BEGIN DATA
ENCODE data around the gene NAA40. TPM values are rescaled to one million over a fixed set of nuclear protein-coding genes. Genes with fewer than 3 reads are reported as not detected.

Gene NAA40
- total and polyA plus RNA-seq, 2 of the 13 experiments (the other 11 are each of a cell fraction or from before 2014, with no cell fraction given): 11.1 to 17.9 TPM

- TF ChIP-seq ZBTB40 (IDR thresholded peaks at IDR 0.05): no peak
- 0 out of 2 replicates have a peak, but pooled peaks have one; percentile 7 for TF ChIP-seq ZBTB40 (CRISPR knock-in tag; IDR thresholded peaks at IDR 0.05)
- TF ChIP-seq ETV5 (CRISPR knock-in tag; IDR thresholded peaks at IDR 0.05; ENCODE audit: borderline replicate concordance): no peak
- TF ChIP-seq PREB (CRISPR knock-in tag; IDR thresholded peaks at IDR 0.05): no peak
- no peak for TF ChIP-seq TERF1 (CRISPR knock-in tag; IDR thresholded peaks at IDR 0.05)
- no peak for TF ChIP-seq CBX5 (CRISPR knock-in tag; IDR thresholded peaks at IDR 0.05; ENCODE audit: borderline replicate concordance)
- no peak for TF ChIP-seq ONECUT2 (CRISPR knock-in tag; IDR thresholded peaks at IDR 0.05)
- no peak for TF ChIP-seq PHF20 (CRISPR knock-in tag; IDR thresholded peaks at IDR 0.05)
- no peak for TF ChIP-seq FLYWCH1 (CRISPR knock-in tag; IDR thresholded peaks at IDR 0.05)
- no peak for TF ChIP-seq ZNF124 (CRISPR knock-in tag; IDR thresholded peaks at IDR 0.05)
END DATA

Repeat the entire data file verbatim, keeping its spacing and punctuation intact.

ENCODE data around the gene NAA40. TPM values are rescaled to one million over a fixed set of nuclear protein-coding genes. Genes with fewer than 3 reads are reported as not detected.

Gene NAA40
- total and polyA plus RNA-seq, 2 of the 13 experiments (the other 11 are each of a cell fraction or from before 2014, with no cell fraction given): 11.1 to 17.9 TPM

- TF ChIP-seq ZBTB40 (IDR thresholded peaks at IDR 0.05): no peak
- 0 out of 2 replicates have a peak, but pooled peaks have one; percentile 7 for TF ChIP-seq ZBTB40 (CRISPR knock-in tag; IDR thresholded peaks at IDR 0.05)
- TF ChIP-seq ETV5 (CRISPR knock-in tag; IDR thresholded peaks at IDR 0.05; ENCODE audit: borderline replicate concordance): no peak
- TF ChIP-seq PREB (CRISPR knock-in tag; IDR thresholded peaks at IDR 0.05): no peak
- no peak for TF ChIP-seq TERF1 (CRISPR knock-in tag; IDR thresholded peaks at IDR 0.05)
- no peak for TF ChIP-seq CBX5 (CRISPR knock-in tag; IDR thresholded peaks at IDR 0.05; ENCODE audit: borderline replicate concordance)
- no peak for TF ChIP-seq ONECUT2 (CRISPR knock-in tag; IDR thresholded peaks at IDR 0.05)
- no peak for TF ChIP-seq PHF20 (CRISPR knock-in tag; IDR thresholded peaks at IDR 0.05)
- no peak for TF ChIP-seq FLYWCH1 (CRISPR knock-in tag; IDR thresholded peaks at IDR 0.05)
- no peak for TF ChIP-seq ZNF124 (CRISPR knock-in tag; IDR thresholded peaks at IDR 0.05)